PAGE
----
Bill allows for growth at Everett Navy base

Language inserted at the last minute into a congressional bill for the U.S. Coast Guard could eventually lead to growth for Naval Station Everett and insurance against future base-closing initiatives.

The bill would direct the Coast Guard to examine the naval station and another in Pascagoula, Miss., as locations to add Coast Guard or National Oceanic and Atmospheric Administration vessels and personnel.

The Everett base already is home to a Coast Guard buoy tender, the Henry Blake, and a small patrol boat, the Blue Shark.

Navy vessels include the aircraft carrier USS Abraham Lincoln, three fast frigates and two guided-missile destroyers. More than 6,000 military and civilian personnel work at the base.

Naval Station Pascagoula, which opened in 1992, was ordered closed last year, and residents there hope to fill the gap with a Coast Guard buildup.

The addition of more military assets at Everett would bolster the base’s position in any future base-closing rounds, Naval Station Everett commander Capt. Eddie Gardiner said.

Last year, Everett and Whidbey Island Naval Air Station avoided closure as the government and Pentagon sought to consolidate military activities to save money and increase cooperation among the services.

Gardiner noted that the Everett base was originally designed to house a battle group, including an aircraft carrier and a dozen frigates and destroyers. That was planned as the Navy projected a 500-ship war fleet. Instead, the Navy downsized, and there are now about 280 ships in the fleet.

No decisions have been made about adding Coast Guard vessels in Everett, or when any changes would happen.

The language was inserted into a House-Senate conference committee report, reconciling different versions of a Coast Guard authorization bill for 2006-07. Sen. Maria Cantwell, D-Wash., was one of the lawmakers who inserted the language about Naval Station Everett.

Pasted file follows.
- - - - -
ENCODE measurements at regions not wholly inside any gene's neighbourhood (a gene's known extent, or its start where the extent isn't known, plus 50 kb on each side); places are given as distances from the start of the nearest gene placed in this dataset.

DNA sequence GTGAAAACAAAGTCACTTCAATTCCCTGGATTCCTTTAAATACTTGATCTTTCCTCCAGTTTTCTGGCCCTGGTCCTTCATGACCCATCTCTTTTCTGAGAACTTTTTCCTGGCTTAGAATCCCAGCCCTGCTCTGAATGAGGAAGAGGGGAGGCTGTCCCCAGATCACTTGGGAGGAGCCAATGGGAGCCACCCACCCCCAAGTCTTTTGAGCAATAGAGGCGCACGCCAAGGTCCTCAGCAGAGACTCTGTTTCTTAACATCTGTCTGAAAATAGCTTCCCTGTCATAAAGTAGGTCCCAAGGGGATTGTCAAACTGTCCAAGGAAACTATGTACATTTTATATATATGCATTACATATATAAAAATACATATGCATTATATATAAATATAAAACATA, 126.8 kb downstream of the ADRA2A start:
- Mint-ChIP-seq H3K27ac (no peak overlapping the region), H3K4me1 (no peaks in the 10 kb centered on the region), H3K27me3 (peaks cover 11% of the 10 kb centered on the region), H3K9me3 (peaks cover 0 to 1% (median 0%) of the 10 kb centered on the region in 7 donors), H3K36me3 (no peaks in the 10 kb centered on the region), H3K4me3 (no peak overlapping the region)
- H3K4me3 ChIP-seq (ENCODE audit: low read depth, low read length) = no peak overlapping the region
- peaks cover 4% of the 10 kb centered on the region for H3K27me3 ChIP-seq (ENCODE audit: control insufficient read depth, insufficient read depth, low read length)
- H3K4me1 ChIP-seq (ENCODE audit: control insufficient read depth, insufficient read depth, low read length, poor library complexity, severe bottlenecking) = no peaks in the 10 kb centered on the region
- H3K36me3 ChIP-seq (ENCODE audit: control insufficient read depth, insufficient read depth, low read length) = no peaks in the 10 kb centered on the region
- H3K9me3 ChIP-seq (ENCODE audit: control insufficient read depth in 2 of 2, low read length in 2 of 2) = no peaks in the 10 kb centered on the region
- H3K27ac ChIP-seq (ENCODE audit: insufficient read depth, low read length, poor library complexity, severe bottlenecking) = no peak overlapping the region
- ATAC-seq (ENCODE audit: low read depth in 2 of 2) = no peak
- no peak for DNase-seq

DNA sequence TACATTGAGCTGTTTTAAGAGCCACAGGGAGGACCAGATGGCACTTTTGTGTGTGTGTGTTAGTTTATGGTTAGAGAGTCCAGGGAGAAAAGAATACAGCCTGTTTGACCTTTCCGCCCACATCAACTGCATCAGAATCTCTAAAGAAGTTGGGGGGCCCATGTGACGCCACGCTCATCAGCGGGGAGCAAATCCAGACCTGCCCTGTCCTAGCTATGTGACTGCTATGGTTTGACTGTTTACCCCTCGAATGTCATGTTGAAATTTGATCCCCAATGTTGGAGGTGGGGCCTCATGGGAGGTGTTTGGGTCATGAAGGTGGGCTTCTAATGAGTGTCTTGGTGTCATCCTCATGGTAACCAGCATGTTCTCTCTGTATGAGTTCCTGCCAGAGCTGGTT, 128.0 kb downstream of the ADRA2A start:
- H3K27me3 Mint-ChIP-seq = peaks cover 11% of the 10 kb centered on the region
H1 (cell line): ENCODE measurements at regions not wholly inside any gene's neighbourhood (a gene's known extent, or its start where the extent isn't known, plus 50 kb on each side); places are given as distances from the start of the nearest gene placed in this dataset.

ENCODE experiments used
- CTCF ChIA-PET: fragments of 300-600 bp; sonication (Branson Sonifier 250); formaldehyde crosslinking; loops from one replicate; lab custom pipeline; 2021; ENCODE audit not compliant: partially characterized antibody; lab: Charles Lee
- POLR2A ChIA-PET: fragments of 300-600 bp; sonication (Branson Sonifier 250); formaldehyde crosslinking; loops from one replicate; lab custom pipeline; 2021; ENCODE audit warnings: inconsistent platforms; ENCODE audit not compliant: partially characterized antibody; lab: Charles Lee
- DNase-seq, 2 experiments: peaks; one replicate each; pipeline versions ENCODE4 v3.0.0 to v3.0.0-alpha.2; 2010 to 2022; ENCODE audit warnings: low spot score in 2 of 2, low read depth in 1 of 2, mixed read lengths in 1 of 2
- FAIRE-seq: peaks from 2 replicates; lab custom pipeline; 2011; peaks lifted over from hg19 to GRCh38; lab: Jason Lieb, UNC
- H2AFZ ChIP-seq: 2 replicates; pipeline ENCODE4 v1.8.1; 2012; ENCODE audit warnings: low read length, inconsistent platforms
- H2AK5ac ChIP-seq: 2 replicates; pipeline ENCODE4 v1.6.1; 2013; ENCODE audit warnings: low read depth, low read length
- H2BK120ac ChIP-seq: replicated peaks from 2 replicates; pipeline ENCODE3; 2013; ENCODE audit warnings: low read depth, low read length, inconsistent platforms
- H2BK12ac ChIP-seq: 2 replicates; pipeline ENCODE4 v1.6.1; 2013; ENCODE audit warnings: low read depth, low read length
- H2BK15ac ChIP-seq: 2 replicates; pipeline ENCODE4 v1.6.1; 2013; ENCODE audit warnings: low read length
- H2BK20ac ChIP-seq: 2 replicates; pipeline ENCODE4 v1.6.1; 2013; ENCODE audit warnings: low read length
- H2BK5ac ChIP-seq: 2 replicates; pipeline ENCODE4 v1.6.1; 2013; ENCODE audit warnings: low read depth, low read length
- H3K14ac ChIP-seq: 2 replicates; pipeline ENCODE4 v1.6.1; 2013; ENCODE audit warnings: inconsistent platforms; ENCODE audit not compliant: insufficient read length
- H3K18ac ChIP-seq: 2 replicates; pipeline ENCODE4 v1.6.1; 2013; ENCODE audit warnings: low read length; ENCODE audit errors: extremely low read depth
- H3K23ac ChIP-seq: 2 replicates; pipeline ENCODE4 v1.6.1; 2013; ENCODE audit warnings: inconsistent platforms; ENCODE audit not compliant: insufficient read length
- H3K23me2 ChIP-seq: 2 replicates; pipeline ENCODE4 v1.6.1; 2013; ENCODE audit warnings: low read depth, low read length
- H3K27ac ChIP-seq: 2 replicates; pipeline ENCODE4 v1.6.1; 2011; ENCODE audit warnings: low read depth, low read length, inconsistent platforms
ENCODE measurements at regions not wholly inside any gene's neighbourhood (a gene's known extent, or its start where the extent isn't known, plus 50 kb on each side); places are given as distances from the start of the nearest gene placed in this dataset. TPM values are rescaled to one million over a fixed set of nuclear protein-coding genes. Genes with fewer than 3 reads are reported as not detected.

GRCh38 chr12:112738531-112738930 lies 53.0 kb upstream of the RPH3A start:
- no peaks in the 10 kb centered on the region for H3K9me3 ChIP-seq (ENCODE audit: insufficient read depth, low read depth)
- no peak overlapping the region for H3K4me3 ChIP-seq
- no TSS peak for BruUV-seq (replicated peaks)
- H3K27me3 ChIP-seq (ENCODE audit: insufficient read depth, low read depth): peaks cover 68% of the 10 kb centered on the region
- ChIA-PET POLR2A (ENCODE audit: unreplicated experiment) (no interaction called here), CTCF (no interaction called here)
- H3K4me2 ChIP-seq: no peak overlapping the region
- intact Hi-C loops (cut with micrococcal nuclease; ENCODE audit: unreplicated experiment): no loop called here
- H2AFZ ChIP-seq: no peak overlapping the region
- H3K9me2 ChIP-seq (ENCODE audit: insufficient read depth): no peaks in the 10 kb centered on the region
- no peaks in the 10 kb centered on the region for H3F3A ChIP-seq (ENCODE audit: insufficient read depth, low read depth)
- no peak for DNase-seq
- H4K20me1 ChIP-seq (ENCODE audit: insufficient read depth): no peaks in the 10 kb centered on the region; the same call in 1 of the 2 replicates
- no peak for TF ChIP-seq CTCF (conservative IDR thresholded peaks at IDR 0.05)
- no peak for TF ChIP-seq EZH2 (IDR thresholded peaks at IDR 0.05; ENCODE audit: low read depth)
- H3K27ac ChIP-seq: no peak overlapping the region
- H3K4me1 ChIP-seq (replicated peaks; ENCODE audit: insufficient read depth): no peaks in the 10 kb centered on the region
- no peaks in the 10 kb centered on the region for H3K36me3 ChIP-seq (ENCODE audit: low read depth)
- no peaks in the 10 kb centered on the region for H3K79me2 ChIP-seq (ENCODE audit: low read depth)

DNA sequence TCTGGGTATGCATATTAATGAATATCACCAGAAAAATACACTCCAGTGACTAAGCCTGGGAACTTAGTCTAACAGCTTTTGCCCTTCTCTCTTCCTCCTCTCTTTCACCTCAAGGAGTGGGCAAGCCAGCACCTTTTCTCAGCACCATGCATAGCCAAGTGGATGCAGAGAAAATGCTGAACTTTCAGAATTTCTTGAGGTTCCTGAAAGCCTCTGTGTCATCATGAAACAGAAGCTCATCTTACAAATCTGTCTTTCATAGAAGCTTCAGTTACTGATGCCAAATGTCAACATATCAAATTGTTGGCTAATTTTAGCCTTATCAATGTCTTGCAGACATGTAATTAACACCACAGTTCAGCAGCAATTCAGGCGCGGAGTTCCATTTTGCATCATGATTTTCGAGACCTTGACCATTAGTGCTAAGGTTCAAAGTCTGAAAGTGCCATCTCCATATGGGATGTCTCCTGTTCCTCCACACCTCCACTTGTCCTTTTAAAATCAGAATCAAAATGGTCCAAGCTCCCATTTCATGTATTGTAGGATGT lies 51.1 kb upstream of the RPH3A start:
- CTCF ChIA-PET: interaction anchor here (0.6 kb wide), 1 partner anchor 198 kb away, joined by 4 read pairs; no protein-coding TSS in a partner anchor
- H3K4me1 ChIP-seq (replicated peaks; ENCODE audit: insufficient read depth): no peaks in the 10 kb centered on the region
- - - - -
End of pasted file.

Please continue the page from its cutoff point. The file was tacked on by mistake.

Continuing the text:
The reconciled bill is expected to pass when Congress reconvenes after the Easter break. Even if it doesn’t, the language signals congressional intent on consolidating forces.

Cantwell said the Coast Guard needs to be modernized and get new ships, and some of those assets could go to Everett.

“You find it happening in other areas,” Cantwell said. “It’s a plan that could be a cost-effective partnership.

“The point is it’s smart to be looking at cooperative arrangements and looking at personnel in the armed services involved in cooperative arrangements.”

The Navy briefed Cantwell’s staff last fall on the capacity of the naval station to handle more vessels, including larger patrol ships and icebreakers, Cantwell spokeswoman Charla Neuman said.

The conference committee language is consistent with the base-closure process, which asks the armed forces to find opportunities to combine assets and people, said U.S. Rep. Rick Larsen, D-Wash., of Everett, a member of the House Armed Services Committee.

The idea is to save money “and to encourage cooperation on homeland security and homeland defense,” he said.

“What it does mean is a recognition of cooperation between the Coast Guard and the Navy in the Northwest,” Larsen added. “That cooperation is vital for homeland defense, and we want that cooperation to continue.”

Everett governmental affairs director Pat McClain said a Navy-Coast Guard combination makes sense for the base.

“Using the station for its highest and best use is always prudent,” McClain said.

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